Culture
Young Georgian Painters Telling about Soviet Heritage
28 November, 2013
Georgian National Shalva Amiranashvili Museum of Fine Arts opened the exhibition “Heritage” on 14 November. Since early 1990s, like any post-Soviet country, Georgia has been re-defining and re-constructing its own historical identity, in reference to not only idealized ancient history and mythological “traditions” but also past and current experience.
The exhibition intends to raise awareness of importance of cultural, social and personal heritage as a continuous living experience, as well as critical analyses of the glorious past.
It showcases works of
Georgian artists based in the US and Europe, in dialogue with a special guest. Among the participants are Cristian Tonhaiser (Buenos Aires), Levan Mindiashvili (working between Buenos Aires and New York), Uta Bekaia (New York), Irakli Bugiani (Dusseldorf), and Tato Akhalkatsishvili (Tbilisi). These artists belong to a generation born in late years of the Soviet regime; they personally experienced intense transitions between various mentalities and political structures. That experience is reflected in their works.
An important part of the project is also the educational program, which includes open talks with participating artists, scholars and experts. Also, artists themselves will prepare special guided tours for students, including those at university level.
Lela Tsitsuashvili, Coordinator of the exhibition, commented, “I do believe that the Georgian National Museum has taken a very important direction, one that showcases the artworks of Georgian artists working abroad. These painters are quite successful abroad, and we are glad that we have a chance to present these artworks to a Georgian audience who are quite poorly acquainted with their creative works. This is an exhibition that represents the historic heritage via contemporary artistic media.”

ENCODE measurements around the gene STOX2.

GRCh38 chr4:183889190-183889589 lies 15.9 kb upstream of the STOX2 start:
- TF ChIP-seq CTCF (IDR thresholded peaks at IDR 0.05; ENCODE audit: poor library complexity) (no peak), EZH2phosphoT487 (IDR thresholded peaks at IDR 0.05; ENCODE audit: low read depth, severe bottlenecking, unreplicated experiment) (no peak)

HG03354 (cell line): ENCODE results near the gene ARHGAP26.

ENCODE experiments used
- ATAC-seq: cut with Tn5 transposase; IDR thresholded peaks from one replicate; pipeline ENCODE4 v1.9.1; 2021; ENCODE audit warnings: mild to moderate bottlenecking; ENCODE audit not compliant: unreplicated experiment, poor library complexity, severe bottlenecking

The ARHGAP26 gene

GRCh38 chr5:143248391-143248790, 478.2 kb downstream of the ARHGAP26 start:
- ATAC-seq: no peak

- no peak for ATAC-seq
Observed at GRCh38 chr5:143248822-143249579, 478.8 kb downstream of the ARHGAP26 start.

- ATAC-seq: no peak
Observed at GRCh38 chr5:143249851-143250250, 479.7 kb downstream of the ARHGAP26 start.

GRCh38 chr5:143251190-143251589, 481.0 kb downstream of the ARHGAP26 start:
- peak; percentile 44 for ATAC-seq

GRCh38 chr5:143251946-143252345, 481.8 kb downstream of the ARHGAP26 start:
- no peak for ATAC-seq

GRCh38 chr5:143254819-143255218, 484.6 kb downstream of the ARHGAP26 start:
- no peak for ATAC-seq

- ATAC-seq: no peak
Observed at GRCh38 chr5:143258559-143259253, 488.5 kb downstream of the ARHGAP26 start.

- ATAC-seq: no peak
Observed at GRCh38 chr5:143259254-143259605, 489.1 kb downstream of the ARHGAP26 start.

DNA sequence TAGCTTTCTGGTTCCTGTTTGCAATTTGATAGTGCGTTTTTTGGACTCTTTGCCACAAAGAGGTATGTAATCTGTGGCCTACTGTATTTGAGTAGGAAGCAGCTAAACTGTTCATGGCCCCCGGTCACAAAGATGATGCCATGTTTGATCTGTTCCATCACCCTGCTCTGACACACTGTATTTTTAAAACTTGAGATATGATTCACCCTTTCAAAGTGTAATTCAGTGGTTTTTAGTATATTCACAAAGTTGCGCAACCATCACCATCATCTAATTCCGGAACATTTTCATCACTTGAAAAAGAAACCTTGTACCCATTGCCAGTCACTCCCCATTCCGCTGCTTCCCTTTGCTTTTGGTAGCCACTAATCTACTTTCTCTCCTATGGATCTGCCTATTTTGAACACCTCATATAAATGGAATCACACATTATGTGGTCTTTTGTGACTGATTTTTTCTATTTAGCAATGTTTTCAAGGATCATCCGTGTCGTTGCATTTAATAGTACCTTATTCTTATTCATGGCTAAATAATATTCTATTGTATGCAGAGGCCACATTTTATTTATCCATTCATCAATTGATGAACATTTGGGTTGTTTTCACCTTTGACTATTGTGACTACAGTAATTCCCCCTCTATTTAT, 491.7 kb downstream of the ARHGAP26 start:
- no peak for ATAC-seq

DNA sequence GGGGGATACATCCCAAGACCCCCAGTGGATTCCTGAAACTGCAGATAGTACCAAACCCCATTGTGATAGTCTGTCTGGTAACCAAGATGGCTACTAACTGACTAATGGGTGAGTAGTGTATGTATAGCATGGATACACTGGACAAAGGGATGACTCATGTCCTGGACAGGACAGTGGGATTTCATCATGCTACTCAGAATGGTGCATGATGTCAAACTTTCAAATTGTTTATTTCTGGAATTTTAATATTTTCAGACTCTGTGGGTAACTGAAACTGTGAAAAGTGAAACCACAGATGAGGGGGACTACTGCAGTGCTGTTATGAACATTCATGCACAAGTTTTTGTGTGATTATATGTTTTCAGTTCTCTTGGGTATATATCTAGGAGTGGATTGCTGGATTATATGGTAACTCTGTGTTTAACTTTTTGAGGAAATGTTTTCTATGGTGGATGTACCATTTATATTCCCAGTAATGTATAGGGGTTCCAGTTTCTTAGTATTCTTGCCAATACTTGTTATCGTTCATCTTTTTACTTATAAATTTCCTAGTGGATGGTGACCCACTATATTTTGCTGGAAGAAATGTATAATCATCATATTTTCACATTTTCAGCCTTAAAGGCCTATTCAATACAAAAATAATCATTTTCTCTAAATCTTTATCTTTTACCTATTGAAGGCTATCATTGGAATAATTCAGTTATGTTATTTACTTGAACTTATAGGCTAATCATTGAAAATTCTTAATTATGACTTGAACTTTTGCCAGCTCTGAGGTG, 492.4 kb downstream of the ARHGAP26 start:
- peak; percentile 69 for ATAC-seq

Levan Mindiashvili, the organizer of the project - and who was presenting three countries - mentioned in his speech, “The idea was to remember our near history, after we were born, and while we have lived, too. We wanted to make it more global, around the concept of ‘heritage,’ and therefore invited our foreign friends. It was interesting to cooperate with the rest of the painters - who have different aesthetics - on one and the same topic.”
Tato Akhalkatsishvili presented a work with a theme concerning the Soviet Union and abortion. “This is a metaphor of the ceased dialogue with people who should have been born,” he explained.
Cristian Tonhaiser, the only foreign painter, from Argentina, said, “The name of my installation is Nemezis – a Latin word that means the divine punishment for sin. I was born in Argentina but I am the child of Italian and Slovak parents, so my subject of research is identity as a leitmotif of my creativity.”
The project is supported by the Georgian National Museum, TBC Art Area, and Rustavi 2. The exhibition will run until 24th of November.

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